Only a few women have umpired minor league games in the past, with Pawol set to be the first with a Spring Training gig since Ria Cortesio in 2007. Women’s eyesight is as good as males, so Pawol could do as good a job calling balls and strikes as the 76 male umpires scheduled to work MLB games this season. Her presence also could boost attention for a league that continues to fall behind the NFL and NBA in popularity, and improve umpiring before the looming possibility of robot umpires further impacts this part of the game.

2) Olivia Prichardo, history-maker

Brown University student-athlete Olivia Pichardo made history in 2023 as the first woman to make a collegiate baseball team’s roster. She only received one at-bat in her first year, so it will be interesting to see if she gets any playing time over the next few months. In the meantime, she was a key contributor with the USA Women’s Baseball team last summer.

3) Alyssa Nakken, MLB Coach to Watch

In 2020, former San Francisco Giants manager Gabe Kapler appointed former collegiate softball player Alyssa Nakken to his coaching staff. Following the 2023 season, the Giants replaced Kapler with veteran manager Bob Melvin, who decided to retain Nakken. She will spend another season in the dugout during games as Melvin hired new first and third-base coaches.

The Giants think highly of Nakken, interviewing the first-ever full-time female coach and first to coach on the field during their managerial search process. Given her trajectory, she could become the first female bench coach or manager in league history.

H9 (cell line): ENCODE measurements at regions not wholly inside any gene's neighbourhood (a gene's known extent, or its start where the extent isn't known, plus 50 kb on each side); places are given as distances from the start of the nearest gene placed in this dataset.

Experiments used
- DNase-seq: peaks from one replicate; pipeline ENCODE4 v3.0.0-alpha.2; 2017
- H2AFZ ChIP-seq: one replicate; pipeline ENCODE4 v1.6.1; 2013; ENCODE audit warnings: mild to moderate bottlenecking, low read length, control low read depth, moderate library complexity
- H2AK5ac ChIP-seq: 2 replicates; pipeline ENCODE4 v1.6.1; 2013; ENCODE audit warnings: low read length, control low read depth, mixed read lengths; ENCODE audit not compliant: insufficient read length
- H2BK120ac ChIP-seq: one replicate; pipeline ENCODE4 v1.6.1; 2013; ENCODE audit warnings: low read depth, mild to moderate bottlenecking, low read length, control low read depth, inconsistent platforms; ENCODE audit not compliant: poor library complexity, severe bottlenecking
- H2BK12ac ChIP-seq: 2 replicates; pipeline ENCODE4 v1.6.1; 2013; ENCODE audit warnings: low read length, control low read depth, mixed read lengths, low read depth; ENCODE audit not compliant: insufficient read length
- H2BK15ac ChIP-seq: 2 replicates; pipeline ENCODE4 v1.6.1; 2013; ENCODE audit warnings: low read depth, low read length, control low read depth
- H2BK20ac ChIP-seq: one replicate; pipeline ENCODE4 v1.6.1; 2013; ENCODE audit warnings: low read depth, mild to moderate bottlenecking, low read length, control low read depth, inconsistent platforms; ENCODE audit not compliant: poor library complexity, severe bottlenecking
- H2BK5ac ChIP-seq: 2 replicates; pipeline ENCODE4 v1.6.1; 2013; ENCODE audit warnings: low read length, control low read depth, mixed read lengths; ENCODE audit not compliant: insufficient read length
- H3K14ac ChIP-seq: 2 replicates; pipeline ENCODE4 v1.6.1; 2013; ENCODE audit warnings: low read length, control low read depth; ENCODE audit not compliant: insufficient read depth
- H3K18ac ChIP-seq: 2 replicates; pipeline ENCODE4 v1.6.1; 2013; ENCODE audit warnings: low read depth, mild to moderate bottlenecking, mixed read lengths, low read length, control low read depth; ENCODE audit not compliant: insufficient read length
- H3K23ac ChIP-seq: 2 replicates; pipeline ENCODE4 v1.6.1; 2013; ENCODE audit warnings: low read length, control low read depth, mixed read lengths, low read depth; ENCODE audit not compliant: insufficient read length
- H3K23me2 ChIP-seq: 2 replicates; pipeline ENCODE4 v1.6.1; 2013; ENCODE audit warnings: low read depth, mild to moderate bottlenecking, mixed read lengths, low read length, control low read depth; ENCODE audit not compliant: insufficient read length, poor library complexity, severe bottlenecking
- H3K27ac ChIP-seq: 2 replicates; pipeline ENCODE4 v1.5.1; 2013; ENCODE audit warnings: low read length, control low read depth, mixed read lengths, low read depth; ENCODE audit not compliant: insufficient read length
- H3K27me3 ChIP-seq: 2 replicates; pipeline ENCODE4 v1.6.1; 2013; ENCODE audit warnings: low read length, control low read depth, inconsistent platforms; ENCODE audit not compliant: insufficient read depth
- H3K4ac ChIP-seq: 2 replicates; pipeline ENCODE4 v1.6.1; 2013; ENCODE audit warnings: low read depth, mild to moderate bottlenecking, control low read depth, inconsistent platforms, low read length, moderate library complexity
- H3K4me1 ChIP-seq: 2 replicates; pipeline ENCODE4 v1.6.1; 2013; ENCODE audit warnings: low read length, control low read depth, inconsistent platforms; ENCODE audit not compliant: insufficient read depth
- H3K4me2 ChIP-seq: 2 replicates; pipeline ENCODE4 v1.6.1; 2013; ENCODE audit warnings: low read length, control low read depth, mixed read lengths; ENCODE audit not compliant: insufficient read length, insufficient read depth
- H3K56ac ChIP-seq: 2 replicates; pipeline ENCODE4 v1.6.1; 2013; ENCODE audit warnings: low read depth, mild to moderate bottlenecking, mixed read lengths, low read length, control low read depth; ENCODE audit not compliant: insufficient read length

4) Rachel Balkovec Spearheading Minor League Development

Another college softball player, Rachel Balkovec, became the first woman to serve as a minor-league hitting coach and manager, both assignments coming in the New York Yankees’ organization.

Over the past two years, she led the Yankees’ Single-A affiliate Tampa Tarpons, helping young players take their first steps into full-season minor-league baseball. In both years, the Tarpons only achieved 61 wins, suffering back-to-back losing campaigns. Yet, her gender seemed to cause no issues in this role, and she is now transitioning to her new gig as the Marlins’ Director of Player Development.

It will be up to her to help improve a Miami farm system that has proven adept at developing pitching prospects (Sandy Alcántara, Braxton Garrett) but struggles to do the same with young hitters. For example, the club’s selection with the sixth overall pick in 2022’s MLB Draft, Jacob Berry, has largely struggled in his first two minor-league seasons.

Women in the Broadcast Booth

Lastly, several women are making history in the broadcast booth. Melanie Newman has done some play-by-play for the Baltimore Orioles, and Jessica Mendoza is an analyst for ESPN’s weekly Sunday primetime baseball telecast.

On February 13, NBC Sports California announced Jenny Cavnar as the A’s new television play-by-play announcer, making her the first woman to do full-time play-by-play for an MLB team. Cavnar covered the San Diego Padres before spending the last 12 years working with the Colorado Rockies. Now, she will team up with the eccentric Dallas Braden to broadcast A’s games in what could be the team’s final season in front of an apathetic fanbase frustrated by the miserly owner’s plans to move the team to Las Vegas.

The increasing number of women making their mark in the MLB is good for the game as it shows increased growth and equality in the sport. These trailblazing women also create a path for more women to claim roles in baseball, but, for now, they are playing in a man’s world.

Main Image: Kelley L Cox-USA TODAY Sports

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Thanks for highlighting women in such a male dominated sport. Hopefully more to follow!!